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Global Feminist Profile: Joan Benoit Samuelson

October 19, 2009

Joan Benoit Samuelson crosses the finish line of the 1984 Olympic Marathon

Joan Benoit Samuelson crosses the finish line of the 1984 Olympic Marathon

Global Feminist Profiles highlights feminist leaders all over the world who are creating change and empowering their countrywomen to demand equality. GFPs run on the third Monday of each month. This month’s profile is on Joan Benoit Samuelson, the face of women’s distance running.

As an avid athlete since my middle school days, I have been blessed with having vast opportunities to participate in sports. However, before the passage of Title IX in 1972 women’s athletic endeavors were limited. Women were segregated in athletics because of the belief that strenuous activity would damage a woman’s reproductive system. Thankfully, a tiny 5’3 hundred and five pound woman from Maine challenged these notions and paved the way for millions of women to do one simple activity: run.

Due to a skiing injury at fifteen, Joan Benoit Samuelson (more known as “Joanie”) began running as part of her rehabilitation program. Due to the passage of Title IX, athletic opportunities started to increase for women and Benoit Samuelson became a star on her school’s track and field team. Due to distance running still being thought of detrimental to a woman’s reproductive system, she would hide her training.

When I first started running, I was so embarrassed I would walk when cars passed me. I would pretend I was looking at flowers…after I saw a college friend running, from that point on I decided I didn’t care what other people thought. I decided that if I believe in myself, and I’m happy doing what I’m doing, I’m going to go for it.

Joanie made history at the age of 22 when she ran the 1979 Boston Marathon, setting a course record in 2 hours, 35 minutes, and 15 seconds. Four years later, she returned to Boston, challenging the world record. Though women had been running the marathon for over 10 years (the Boston Marathon was a “male-only” sanctioned event until 1971), it was simply unfathomable for a woman to be running the distance at sub 5:30 per mile pace that. Joan’s pace was so aggressive that

She led by a minute at five miles, which she reached so quickly that race officials missed her completely. At 10 miles her time was 51:38, shattering her American record at that distance by a gaudy minute and 40 seconds. Noting her pace, an experienced male runner near Benoit had already told her, “You better watch it, lady.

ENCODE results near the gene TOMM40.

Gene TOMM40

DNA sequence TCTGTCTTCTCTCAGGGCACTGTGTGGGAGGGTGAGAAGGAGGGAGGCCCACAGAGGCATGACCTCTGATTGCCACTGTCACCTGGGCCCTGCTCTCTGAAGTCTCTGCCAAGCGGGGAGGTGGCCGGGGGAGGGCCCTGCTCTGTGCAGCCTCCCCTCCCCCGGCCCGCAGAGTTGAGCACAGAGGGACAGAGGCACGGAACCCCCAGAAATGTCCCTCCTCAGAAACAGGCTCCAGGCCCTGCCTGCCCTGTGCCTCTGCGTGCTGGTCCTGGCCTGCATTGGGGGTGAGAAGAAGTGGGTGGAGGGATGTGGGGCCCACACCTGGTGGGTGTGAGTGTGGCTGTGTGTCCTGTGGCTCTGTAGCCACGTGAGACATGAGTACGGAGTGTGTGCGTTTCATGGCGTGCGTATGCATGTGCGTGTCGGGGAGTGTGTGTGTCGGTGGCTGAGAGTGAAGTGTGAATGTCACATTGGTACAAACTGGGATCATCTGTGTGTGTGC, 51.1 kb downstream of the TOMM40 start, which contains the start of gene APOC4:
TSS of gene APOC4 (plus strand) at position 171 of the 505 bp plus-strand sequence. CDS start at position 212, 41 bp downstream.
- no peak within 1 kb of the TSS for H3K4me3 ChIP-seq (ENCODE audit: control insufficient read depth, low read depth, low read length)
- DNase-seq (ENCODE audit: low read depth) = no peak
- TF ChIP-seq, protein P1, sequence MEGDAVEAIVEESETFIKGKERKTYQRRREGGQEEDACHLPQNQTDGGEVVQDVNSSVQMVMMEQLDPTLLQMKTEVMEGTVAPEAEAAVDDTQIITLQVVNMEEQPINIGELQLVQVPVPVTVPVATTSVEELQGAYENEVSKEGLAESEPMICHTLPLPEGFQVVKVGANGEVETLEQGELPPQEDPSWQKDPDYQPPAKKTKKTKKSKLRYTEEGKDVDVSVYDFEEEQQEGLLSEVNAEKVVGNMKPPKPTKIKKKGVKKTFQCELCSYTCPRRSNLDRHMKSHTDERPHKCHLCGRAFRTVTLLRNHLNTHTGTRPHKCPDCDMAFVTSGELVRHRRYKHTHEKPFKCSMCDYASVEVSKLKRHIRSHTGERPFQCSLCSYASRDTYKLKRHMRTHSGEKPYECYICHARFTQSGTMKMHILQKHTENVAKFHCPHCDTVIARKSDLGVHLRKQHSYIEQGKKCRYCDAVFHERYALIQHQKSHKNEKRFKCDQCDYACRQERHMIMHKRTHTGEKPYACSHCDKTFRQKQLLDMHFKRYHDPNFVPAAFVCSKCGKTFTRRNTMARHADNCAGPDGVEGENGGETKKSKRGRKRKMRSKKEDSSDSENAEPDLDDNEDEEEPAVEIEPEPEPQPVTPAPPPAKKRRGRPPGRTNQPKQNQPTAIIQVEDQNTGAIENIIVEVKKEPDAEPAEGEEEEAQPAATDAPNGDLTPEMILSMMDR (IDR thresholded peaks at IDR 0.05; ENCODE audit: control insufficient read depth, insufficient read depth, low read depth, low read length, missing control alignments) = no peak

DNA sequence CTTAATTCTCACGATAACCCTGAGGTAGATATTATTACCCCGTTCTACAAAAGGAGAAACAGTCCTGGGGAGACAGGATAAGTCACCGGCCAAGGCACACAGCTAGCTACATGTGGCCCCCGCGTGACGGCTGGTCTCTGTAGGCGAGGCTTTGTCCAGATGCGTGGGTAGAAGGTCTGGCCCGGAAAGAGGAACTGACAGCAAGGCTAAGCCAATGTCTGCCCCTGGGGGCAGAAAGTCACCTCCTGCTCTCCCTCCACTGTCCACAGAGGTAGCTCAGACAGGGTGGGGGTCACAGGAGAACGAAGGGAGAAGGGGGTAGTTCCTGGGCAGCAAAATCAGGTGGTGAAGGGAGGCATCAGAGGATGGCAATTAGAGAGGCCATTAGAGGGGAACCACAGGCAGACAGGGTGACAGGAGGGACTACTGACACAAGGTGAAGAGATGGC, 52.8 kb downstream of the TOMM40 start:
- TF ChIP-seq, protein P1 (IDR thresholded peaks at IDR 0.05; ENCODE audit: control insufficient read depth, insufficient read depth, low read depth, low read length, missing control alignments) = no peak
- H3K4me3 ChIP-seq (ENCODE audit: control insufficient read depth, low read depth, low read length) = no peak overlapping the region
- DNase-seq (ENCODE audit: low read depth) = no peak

Open mouth insert foot, male runner. Joanie crossed the finish line in 2:22:47, shattering the world record by almost three minutes.

Benoit Samuelson’s most ground breaking moment in women’s history is in 1984 where she emerged from the Los Angeles Memorial Coliseum leading the first ever women’s Olympic marathon. Joanie’s win was monumental for women’s history in numerous ways. She proved that women’s bodies were not delicate flowers but strong machines, enduring the strenuous training a marathon requires. Her   running also inspired millions of women worldwide to start pounding the pavement, ultimately launching the women’s running boom in the 1980s.

Joan Benoit Samuelson and daughter, Abby, after the 2008 Olympic Marathon Trials

Joan Benoit Samuelson and daughter, Abby, after the 2008 Olympic Marathon Trials

Though her fastest marathons are well behind her, Joan Benoit Samuelson is still paving the way for women in athletics today. At the age of 51, she set an age group marathon record at the 2008 U.S. Olympic Marathon Trials. Along with swimmer Dara Torres, Joan is inspiring women of an older generation to stay active, race, and most importantly challenge the notion of age being a barrier to competition. Much like the 1991 Nike ad she is featured in, there truly is no finish line.

Joanie’s Olympic gold medal was a victory for all women: to the elite female athlete to the women who would have never run without her example. She largely inspired the women’s running boom—especially in the marathon—fueled by hundreds of running programs initiated and enhanced by the impact of Title IX, and the changes it set in motion in 1972. Title IX has been with us for over 35 years. Joanie has been running for over 35 years. Neither should be taken for granted. The sport has changed dramatically because of both.

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